Well, actually, we’ll probably need multiple profiles. There’s no “one size fits all” in this profession. We’ll give you a few thumbnail sketches and then add some pros and cons from a client’s point of view.
The High Volume Marketer
If you are a high-volume Realtor, you don’t just work with your existing clients and then start lead generating once you have closed some deals. Rather, you set aside time every day to focus on your marketing efforts. You’re proactive when it comes to generating new leads. And you have the budget to do it. As a top producing Realtor, you know that the lion’s share of your income comes from sellers, not buyers. How the client sees it: Many clients will love the exposure you’re getting. Some, however, may fear getting lost in the shuffle.
The Career Changer
After many years in one career, you looked for a major change. Perhaps you were a corporate executive, a pastor, a teacher. Changing careers has given you a new lease on life—and business. Wherever you’ve been, you have learned what it means to have a servant mentality. You put your clients’ interests above all and know how to be there for them. In an economy that’s constantly going up and down, real estate has offered you a chance to use your skills in a new way, along with the flexibility of controlling your own schedule. How the client sees it: Depending on how you profile yourself to clients, some may feel you lack sufficient experience and industry clout. Structure your brand carefully.
The Tech Whiz
You run your business with your cell phone and tablet. Clients will find you on Twitter, on Facebook, on LinkedIn, or wherever Google finds your name. You are available to your clients at the ping of an instant message. You do everything electronically, from your blog to your web site, to your cloud-based document signing app. The caveat is that just simply being tech-savvy is not what brings in the business. You also need to be able to answer the question, “Why should I work with you?” How the client sees it: Millenials and techies of all ages will love your approach. However, some clients may wish for a more personal touch.
Perhaps you have a busy life with kids and family obligations. Or you have a part time job and you need additional income. There’s nothing wrong with working part-time in real estate. You can definitely be as qualified as any full-timer. There’s no need to apologize for your part-time status and being part time does not minimize the quality of your service. The key to your success is to never let your part time status diminish your ability to serve your clients on their schedules. Just be sure you are treating your business like a business, not a hobby. How the client sees it: In today’s uncertain economy, you’ll probably find plenty of clients who are holding down more than one job. They won’t give a second thought to your status, as long as you meet their needs.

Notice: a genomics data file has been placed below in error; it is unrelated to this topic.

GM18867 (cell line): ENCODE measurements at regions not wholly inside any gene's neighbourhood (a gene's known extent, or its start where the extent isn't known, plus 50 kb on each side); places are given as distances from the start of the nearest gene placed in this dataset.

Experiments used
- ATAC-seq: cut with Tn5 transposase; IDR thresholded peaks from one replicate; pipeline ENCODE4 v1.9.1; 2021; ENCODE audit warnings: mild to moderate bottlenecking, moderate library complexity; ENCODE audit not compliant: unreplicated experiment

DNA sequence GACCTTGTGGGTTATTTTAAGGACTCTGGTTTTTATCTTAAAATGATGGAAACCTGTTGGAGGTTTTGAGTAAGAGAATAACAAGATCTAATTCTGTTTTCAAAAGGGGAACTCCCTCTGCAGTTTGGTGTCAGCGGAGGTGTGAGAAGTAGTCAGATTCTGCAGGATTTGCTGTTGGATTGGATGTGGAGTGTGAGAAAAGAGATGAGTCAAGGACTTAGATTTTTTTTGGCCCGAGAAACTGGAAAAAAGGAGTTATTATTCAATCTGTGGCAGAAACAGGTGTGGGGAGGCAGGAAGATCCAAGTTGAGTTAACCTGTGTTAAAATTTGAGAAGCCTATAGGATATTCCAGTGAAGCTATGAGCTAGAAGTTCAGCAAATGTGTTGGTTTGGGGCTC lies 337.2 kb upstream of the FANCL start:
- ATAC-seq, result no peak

You looked forward to leaving the daily grind of a full-time job, but you still wanted social interaction and some income. And you just enjoy working. Real estate is the perfect post-retirement career choice. It offers a lot of time flexibility—you can work 20 hours a week, or 80. And as 10,000 boomers retire every day, and many seniors are looking to downsize their living arrangements, you can create a very nice niche market for yourself. Because you’ve been around for ten or twenty or more years, you know the territory. You can easily answer neighborhood questions and direct clients to community resources. You have a deep network of friends and acquaintances to provide referrals as well as professional support. You have an image, a reputation in the community. People trust you. How the client sees it: From the client’s point of view, there’s very little downside, as long as you are professionally savvy and available when they need you.
The bottom line is this: in the real estate business, there’s room for a lot of diversity. Wherever you are in life and business, you will find others who will meet you there.
So where do you fit?